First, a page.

Success in the Media

Crime is Rarely Predictable: What Happened to the Crime Waves?

Crime news from Crime in America.Net

There have been endless predictions of increasing future crime by criminologists and social observers since crime rates skyrocketed in the mid 1960’s. Name any major force within society and it’s often associated with dire predictions of increasing crime.

Rap music, drug use, employment rates, the number of younger people in society, the availability of guns and endless other examples are springboards for future crime according to some.

Trouble is, most never happened. Crime is not well understood by anyone but it’s rarely based on one or two factors alone. We could have rising unemployment and increasing percentages of the 15-25 years of age cohort (the most criminally active age group) but the predicted crime wave could be modified (or cancelled completely) by an increased use of incarceration or improved test scores in schools located in high-crime areas or the influence of religion.

The cited factors above are not as important as the knowledge that increasing crime rates are never inevitable based one or a limited number of factors. We have had record low numbers for crime in America (see and all this happened during times of good and bad employment, rising and falling numbers of younger people and endless other correlates (connections to crime).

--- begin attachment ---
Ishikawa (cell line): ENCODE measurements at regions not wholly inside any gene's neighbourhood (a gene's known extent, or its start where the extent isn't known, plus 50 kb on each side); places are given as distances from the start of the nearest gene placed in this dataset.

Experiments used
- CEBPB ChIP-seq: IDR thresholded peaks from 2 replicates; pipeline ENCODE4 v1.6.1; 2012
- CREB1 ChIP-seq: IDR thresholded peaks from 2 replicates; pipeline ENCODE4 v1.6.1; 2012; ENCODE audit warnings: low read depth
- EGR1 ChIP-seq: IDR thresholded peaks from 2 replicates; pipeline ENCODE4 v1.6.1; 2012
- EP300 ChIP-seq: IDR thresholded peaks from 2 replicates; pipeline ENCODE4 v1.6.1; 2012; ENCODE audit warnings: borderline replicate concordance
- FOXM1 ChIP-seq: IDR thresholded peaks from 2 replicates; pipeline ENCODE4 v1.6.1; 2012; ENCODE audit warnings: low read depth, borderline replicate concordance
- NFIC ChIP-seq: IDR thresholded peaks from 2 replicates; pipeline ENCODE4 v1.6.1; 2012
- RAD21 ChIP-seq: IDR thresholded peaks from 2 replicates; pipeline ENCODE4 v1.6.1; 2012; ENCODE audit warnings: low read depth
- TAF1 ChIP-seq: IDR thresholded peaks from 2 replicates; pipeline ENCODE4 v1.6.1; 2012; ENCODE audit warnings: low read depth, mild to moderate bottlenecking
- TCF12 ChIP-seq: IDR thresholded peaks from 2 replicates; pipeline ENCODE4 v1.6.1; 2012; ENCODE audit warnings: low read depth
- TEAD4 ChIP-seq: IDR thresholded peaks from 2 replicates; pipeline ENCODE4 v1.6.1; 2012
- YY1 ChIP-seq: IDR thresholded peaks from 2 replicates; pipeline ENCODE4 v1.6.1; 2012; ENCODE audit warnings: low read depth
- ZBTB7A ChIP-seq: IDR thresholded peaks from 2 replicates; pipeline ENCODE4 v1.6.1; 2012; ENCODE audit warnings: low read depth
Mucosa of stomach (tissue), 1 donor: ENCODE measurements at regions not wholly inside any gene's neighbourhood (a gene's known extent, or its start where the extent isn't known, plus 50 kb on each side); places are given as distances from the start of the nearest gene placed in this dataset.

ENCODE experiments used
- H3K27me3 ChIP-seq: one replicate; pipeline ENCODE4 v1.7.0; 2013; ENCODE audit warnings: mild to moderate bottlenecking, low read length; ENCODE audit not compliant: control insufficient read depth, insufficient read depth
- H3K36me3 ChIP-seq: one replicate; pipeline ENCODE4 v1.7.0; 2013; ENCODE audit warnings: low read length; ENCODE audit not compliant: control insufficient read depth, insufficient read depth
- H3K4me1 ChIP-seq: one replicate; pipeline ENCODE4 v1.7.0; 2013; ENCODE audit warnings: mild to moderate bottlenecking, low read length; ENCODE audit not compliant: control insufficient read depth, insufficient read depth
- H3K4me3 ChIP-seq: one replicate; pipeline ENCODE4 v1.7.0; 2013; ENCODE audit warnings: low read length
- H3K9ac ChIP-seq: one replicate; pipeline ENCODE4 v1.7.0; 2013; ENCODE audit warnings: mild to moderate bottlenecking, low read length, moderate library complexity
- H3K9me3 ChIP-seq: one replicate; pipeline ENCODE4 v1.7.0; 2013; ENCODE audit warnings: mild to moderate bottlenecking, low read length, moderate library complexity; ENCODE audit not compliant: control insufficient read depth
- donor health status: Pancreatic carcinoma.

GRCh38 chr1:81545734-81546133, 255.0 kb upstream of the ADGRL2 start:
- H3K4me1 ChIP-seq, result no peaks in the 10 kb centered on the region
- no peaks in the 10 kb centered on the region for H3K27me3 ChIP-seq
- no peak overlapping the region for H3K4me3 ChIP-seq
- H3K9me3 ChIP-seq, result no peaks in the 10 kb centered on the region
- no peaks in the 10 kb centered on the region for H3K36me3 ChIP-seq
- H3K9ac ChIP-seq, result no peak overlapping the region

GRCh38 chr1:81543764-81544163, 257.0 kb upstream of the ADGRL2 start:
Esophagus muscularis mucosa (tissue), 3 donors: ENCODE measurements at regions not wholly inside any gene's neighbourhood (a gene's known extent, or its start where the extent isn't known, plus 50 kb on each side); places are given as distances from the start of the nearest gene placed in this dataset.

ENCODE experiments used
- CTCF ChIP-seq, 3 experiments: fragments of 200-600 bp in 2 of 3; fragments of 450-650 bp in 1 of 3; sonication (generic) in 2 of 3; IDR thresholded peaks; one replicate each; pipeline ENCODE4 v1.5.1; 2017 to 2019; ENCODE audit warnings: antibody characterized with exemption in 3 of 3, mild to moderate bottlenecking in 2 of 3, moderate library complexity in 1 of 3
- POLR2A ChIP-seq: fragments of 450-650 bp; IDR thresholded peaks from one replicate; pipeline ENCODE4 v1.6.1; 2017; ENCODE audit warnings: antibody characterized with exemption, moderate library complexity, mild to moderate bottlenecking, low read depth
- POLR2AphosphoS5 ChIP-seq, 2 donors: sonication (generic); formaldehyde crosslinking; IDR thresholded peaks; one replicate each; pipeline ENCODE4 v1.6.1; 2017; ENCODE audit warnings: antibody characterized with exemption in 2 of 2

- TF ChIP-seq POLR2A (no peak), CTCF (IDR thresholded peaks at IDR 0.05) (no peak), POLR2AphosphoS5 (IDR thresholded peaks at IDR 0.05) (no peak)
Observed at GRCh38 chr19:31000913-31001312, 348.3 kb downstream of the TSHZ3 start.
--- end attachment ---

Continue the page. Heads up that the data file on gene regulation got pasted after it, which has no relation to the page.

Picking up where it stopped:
An example of this is a Washington Post article offering an intriguing title: “Once written off, ‘crack babies’ have grown into success stories.” The article discusses the rather straight-forward assertions by some that babies born of crack-using mothers were once an epidemic and the resulting future crime wave would tax the very fiber of the criminal justice system.

Some excerpts from the article: “John Silber, then president of Boston University, spoke of “crack babies who won’t ever achieve the intellectual development to have consciousness of God.”

Theirs will be a life of certain suffering, of probable deviance, of permanent inferiority, Washington Post columnist Charles Krauthammer said in 1989.

They were written off even before they could talk. But in the two decades that have passed since crack dominated drug markets in the District and across the nation, these babies have grown into young adults who can tell their stories — and for the most part, they are tales of success.”


The article documents that the predicted crime wave of crack babies never happened and offers opinions as to why. Most importantly, it allows several who were born to mothers using crack cocaine to tell their own stories.

So the next time you hear of a social condition that some expert is using to make a point about future behavior, take it with a grain of salt. Social conditions are never that linear or that straight-forward or that simple.

We never know what the future will bring in terms of technology or social or religious influences. Society has a way of controlling misbehavior and this country has been through a series of high-crime periods only to be followed by reduced crime in the following decades.

Like the economy, society seems to have ways of finding a middle ground.

See for a related article.

See,9171,1963761,00.html for an article from Time Magazine.

Crime in America.Net staff.


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